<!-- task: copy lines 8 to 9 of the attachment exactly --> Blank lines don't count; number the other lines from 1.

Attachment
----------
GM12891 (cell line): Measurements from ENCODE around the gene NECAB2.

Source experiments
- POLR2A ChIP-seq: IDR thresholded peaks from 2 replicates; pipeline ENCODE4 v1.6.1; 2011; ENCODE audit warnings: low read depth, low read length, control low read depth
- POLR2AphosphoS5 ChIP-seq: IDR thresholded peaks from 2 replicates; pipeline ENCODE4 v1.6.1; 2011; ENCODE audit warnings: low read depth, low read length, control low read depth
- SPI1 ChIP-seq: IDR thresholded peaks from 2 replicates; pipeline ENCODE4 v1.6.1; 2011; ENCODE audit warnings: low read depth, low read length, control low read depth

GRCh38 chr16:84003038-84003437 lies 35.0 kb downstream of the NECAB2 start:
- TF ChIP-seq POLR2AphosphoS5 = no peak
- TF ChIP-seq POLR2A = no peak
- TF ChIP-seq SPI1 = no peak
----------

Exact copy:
- TF ChIP-seq POLR2A = no peak
- TF ChIP-seq SPI1 = no peak